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Conmen carry the day as Kenyans scramble for Embakasi plots

Alluring signposts. Most buyers are unaware that they are not the true owners of the land, until they attempt to develop it or take a loan. File
Alluring signposts. Most buyers are unaware that they are not the true owners of the land, until they attempt to develop it or take a loan. File 

Everyone is scrambling for a piece of land in Embakasi,” said Njiru Location chief Josephat Githenji, sitting amid a pile of paperwork. 
For the last few months, Mr Githenji’s office in the Embakasi area on the outskirts of Nairobi has been awash with paperwork.

Unfortunately, most of it is fake; everything from fake titles to building permits. Property investors in Embakasi are losing out to well-organised cartels who resell land to unsuspecting investors, create fake property documents, and sell poorly constructed buildings.

Mr Githenji encounters many complaints of double allocation of land. When he pushes the parties to furnish him with ownership proof, he often gets forged papers. 

Kenyans’ hunt for a plot has led to land in the area being sub-divided into minute plots which unscrupulous agents sell to as many as five people at a time. Most buyers are unaware that they are not the true owners of the land, until they attempt to develop it or take a loan on it.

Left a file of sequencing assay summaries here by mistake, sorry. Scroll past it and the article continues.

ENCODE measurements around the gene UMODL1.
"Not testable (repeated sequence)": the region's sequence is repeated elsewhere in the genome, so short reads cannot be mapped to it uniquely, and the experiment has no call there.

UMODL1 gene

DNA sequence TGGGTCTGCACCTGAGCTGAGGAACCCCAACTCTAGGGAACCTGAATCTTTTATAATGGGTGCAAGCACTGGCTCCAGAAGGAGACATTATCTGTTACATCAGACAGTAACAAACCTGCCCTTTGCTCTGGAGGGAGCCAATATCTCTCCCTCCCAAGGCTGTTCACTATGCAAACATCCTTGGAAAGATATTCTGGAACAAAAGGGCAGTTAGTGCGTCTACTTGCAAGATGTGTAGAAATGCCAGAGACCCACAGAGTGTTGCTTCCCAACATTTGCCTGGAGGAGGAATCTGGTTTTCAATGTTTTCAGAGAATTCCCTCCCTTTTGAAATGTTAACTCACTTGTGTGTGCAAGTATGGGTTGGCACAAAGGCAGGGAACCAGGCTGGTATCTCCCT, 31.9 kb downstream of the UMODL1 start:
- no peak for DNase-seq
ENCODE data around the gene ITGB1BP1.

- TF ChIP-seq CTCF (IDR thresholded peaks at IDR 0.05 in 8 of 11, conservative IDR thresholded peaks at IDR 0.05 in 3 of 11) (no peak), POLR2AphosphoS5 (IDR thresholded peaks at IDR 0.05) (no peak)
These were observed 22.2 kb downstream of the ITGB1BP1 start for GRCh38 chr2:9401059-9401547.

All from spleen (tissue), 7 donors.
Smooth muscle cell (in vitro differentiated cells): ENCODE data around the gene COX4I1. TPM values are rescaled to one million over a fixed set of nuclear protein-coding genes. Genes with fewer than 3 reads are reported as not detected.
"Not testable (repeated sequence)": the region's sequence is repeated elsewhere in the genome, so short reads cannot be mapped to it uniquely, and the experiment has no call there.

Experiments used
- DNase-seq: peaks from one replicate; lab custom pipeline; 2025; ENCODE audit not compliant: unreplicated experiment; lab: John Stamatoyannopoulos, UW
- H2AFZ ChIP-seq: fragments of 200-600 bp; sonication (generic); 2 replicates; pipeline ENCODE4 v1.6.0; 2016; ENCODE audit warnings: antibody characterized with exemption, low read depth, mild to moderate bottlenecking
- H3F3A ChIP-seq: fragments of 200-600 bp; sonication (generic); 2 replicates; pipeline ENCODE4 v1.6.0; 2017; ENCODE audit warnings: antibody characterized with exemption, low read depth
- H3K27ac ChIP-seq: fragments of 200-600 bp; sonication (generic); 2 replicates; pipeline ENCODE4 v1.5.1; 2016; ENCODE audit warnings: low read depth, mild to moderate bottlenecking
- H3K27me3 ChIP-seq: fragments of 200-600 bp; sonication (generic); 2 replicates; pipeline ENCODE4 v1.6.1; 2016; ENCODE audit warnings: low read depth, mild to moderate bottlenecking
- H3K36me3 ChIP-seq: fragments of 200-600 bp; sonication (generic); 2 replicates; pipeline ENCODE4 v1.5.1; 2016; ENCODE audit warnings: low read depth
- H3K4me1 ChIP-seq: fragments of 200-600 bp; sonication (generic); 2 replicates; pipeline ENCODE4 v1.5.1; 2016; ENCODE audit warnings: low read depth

For those who manage to secure a plot, shifty contractors are the order of the day. Mr Githenji said that not a single house in the entire Njiru in Embakasi area is built to legal specifications. Most of the victims are civil servants who were retrenched in the 1990s and invested their golden handshake money in the area. Other victims are shareholders who invested through ranching companies. Area MP Ferdinand Waititu said sprouting estates gave a false impression of an area that is the panacea to Nairobi’s middle class housing shortage problem. 
“You see a lot of what I would call ‘chaotic ownership’ . In some instances, you can find up to 10 claims to one parcel of land,” said the MP. 

Sell land

Today, a quarter acre in a non-prime area fetches between Sh400,000 and Sh500,000 with those in the prime zone asking for millions of shillings. 

But shareholders, many of who are pursuing their deceased parents’ shares, claim that they are losing land to ranching companies.

James Banga said: “They sell your land, which was procured at Sh4,000 a share, at a huge profit and then propose to refund you Sh4,000 a share.” 

A former surveyor with Embakasi Ranching Company, Eustace Mahinda, said he had an original map of the area, adding that a lot of distortion had taken place. “For instance, I have a map showing 350 acres of public utility land in Ruai. There are a further 100 acres in Njiru area. But the reality on the ground is that all this has been traded off.” Some shareholders have been trying to meet President Kibaki or Prime Minister Raila Odinga to resolve the issue.

Lands PS Dorothy Angote said the woes bedeviling area residents were a result of haphazard administration of land at the national database.

“Unless we put in place a national land policy that will create a national land information management system, it will be very hard to escape such complaints,” she said.

She said such a system “will, at a touch of a button, resolve cases of double allocation and fraudulent sale of private land.”  She lamented that the rot had prevailed since 1907 when the search for a land policy started. 

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